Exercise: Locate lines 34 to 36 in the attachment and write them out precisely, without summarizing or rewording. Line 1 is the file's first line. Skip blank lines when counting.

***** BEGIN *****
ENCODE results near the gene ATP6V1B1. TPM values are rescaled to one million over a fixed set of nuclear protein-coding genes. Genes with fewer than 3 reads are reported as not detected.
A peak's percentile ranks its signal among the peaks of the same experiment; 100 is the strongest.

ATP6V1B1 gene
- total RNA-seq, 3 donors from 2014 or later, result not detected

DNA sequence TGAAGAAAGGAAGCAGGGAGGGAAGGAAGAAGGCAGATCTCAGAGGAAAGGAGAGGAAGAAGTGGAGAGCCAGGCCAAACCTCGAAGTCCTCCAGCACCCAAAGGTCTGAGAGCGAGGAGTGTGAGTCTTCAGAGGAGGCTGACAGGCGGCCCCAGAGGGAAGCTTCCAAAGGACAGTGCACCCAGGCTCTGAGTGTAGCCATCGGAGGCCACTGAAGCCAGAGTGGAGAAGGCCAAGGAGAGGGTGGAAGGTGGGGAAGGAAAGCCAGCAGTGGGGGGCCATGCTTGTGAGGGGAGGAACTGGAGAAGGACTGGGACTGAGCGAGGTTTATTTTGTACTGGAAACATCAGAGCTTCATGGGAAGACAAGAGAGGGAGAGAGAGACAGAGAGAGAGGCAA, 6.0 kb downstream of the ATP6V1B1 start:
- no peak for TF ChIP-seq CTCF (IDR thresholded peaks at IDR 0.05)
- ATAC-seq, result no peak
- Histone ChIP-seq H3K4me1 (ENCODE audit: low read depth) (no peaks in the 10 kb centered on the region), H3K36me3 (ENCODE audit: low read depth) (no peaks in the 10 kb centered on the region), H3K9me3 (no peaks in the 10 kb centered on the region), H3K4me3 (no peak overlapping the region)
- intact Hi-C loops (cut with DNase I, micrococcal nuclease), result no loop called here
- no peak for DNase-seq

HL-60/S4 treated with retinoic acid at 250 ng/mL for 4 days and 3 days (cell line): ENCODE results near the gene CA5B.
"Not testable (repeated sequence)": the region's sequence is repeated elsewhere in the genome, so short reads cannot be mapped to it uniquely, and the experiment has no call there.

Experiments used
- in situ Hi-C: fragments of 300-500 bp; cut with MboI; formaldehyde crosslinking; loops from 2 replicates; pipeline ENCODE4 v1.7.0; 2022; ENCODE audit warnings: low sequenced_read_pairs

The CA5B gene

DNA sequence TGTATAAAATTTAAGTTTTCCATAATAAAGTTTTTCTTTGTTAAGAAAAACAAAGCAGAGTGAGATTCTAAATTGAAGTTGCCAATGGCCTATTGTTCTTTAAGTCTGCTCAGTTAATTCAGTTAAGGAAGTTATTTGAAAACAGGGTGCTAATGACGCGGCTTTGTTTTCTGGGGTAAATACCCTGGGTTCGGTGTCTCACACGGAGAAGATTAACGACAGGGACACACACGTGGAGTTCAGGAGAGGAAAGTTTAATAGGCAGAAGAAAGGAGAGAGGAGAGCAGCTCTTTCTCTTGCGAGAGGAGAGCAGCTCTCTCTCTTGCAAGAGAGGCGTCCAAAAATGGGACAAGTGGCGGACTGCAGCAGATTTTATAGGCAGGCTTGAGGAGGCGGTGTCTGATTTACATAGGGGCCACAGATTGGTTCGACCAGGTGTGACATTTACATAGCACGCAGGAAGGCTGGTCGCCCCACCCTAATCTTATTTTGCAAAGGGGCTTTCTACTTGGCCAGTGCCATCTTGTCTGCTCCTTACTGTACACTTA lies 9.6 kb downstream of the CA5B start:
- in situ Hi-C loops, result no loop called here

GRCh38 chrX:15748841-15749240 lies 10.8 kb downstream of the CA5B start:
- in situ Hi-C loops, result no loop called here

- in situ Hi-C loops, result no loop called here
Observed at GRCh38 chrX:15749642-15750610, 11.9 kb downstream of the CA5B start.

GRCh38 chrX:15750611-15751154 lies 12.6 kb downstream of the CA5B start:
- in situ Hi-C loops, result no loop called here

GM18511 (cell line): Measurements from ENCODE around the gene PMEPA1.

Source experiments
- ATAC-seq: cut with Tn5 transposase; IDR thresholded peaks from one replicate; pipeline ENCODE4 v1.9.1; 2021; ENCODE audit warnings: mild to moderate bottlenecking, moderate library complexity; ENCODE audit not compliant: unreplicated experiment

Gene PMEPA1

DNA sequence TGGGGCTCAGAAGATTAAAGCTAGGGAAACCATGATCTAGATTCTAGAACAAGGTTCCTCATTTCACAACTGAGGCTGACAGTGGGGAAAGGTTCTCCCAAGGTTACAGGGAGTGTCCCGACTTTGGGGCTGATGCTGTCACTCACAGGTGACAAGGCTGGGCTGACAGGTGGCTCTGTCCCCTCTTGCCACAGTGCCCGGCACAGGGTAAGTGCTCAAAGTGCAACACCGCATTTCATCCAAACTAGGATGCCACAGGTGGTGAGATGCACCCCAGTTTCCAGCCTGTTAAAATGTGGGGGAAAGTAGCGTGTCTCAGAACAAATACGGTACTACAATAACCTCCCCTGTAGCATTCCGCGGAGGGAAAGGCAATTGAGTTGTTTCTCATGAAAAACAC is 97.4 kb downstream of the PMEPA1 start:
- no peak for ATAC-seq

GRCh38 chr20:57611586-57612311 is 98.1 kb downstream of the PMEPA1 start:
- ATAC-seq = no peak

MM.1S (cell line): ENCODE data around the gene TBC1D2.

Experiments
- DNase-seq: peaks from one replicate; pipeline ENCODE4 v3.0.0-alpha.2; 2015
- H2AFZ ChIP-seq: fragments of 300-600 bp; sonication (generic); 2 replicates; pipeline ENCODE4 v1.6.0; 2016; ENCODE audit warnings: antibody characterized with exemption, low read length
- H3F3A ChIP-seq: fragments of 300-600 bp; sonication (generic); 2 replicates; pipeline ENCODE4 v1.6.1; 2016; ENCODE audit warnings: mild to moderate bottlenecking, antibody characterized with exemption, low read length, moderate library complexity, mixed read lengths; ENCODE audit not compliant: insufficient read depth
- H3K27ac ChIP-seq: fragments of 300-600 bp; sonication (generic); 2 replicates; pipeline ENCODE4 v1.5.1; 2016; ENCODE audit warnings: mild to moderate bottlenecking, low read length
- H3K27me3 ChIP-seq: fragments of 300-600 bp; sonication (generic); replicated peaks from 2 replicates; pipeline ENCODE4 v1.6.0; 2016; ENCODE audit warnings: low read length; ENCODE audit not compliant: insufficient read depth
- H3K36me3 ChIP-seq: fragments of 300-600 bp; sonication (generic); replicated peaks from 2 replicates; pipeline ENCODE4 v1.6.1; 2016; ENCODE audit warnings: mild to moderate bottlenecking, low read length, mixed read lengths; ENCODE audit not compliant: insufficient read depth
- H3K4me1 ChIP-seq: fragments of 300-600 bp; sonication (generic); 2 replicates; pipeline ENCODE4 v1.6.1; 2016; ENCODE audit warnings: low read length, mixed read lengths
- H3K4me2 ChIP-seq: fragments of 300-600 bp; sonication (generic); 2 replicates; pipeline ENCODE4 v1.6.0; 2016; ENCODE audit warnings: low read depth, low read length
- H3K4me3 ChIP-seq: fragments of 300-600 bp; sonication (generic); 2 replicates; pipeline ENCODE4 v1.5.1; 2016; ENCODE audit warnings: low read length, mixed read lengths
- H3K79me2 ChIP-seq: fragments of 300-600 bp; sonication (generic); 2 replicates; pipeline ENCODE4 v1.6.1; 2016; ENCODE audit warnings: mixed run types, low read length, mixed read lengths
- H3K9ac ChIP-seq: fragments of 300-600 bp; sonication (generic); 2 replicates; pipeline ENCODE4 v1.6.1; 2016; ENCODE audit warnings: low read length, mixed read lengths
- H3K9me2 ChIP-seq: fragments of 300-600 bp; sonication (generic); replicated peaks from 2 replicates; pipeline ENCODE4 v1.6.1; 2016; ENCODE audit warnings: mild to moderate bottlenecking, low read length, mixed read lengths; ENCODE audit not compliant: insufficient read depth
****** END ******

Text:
- DNase-seq: peaks from one replicate; pipeline ENCODE4 v3.0.0-alpha.2; 2015
- H2AFZ ChIP-seq: fragments of 300-600 bp; sonication (generic); 2 replicates; pipeline ENCODE4 v1.6.0; 2016; ENCODE audit warnings: antibody characterized with exemption, low read length
- H3F3A ChIP-seq: fragments of 300-600 bp; sonication (generic); 2 replicates; pipeline ENCODE4 v1.6.1; 2016; ENCODE audit warnings: mild to moderate bottlenecking, antibody characterized with exemption, low read length, moderate library complexity, mixed read lengths; ENCODE audit not compliant: insufficient read depth